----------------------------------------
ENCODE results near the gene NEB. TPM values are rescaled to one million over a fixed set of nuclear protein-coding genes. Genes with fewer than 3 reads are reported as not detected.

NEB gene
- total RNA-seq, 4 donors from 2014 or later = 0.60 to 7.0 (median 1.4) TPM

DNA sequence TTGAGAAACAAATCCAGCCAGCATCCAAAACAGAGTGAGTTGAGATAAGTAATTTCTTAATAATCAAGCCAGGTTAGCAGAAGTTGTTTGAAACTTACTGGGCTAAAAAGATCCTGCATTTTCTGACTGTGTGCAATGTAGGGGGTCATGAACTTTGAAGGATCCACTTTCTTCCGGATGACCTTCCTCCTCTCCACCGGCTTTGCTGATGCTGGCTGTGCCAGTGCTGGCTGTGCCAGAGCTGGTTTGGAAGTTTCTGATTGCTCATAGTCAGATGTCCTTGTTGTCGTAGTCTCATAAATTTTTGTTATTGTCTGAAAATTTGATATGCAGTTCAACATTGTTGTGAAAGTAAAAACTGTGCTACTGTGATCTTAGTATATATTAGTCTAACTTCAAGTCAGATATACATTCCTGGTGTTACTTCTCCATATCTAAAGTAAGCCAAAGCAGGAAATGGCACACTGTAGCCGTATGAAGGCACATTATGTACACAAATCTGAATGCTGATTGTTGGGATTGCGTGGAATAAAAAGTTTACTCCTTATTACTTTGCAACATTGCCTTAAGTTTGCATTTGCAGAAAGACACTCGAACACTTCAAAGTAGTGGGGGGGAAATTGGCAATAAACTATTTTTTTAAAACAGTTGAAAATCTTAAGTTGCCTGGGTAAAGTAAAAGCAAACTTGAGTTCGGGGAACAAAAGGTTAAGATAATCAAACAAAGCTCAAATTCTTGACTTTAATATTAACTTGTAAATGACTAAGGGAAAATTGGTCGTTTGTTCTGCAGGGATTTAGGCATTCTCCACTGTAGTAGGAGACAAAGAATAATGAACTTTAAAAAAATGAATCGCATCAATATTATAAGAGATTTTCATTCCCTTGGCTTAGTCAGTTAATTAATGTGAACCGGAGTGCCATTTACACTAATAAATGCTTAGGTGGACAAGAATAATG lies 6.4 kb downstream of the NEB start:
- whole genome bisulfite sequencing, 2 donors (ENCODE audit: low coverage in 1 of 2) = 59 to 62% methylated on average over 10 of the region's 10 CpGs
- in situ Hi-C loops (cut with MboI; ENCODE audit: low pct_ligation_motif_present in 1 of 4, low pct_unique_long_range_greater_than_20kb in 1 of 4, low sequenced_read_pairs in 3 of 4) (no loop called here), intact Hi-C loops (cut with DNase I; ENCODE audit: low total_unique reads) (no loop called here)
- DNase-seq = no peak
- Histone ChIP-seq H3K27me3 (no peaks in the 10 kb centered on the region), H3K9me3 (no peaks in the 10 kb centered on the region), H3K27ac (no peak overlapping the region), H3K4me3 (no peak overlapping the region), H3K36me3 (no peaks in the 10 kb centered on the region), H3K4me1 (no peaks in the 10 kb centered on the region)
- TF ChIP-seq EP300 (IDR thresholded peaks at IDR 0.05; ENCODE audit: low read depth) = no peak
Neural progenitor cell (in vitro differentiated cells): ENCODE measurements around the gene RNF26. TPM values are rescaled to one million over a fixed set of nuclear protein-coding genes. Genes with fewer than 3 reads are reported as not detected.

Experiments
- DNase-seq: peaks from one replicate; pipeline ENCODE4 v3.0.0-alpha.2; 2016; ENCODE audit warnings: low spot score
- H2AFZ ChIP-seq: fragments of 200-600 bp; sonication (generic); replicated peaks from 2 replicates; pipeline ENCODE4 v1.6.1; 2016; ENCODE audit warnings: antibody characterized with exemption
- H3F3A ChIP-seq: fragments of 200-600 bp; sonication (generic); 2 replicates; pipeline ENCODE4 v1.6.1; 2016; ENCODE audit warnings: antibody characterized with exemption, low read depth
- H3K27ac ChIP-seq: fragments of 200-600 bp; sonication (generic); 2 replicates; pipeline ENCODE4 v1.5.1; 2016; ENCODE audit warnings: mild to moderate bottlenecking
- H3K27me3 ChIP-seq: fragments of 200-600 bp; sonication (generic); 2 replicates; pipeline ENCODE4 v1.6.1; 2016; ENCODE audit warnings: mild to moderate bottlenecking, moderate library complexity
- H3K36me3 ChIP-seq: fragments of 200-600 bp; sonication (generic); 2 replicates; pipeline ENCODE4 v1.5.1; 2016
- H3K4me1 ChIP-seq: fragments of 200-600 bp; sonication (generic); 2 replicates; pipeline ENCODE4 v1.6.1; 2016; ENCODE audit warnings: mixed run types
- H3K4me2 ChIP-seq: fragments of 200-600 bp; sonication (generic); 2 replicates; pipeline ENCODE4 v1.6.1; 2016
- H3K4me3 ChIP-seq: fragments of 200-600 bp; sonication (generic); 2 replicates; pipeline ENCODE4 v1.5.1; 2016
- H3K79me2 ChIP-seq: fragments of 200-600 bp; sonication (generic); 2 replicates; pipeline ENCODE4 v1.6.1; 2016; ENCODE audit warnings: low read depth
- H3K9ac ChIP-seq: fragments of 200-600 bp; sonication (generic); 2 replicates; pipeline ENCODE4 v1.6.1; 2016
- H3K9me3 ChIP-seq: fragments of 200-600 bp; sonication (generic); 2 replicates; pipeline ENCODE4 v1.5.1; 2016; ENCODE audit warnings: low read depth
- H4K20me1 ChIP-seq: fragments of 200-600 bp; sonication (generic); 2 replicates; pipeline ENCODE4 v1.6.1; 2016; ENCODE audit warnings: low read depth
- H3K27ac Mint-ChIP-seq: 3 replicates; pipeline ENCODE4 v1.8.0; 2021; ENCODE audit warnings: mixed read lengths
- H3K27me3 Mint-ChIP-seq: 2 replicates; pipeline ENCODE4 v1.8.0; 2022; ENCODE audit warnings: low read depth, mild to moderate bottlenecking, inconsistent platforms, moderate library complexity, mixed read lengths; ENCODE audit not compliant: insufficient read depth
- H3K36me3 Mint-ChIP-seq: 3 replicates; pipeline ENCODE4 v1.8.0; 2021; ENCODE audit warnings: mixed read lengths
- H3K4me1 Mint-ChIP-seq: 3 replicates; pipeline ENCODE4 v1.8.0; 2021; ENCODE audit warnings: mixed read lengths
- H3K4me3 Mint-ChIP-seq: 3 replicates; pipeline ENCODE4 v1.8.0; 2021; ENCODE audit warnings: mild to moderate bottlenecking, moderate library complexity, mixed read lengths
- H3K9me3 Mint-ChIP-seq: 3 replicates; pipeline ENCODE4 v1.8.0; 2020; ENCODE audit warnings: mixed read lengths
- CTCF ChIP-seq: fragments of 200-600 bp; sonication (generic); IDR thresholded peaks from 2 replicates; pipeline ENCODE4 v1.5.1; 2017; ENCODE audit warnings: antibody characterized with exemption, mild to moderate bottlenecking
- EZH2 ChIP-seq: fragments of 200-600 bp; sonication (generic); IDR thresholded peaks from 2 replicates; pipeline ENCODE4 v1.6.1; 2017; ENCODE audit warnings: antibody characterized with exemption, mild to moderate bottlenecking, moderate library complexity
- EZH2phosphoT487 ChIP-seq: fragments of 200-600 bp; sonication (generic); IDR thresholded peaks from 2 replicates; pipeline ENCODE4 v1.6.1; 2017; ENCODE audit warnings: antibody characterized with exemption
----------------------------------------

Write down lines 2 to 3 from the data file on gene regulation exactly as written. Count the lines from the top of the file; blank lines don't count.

NEB gene
- total RNA-seq, 4 donors from 2014 or later = 0.60 to 7.0 (median 1.4) TPM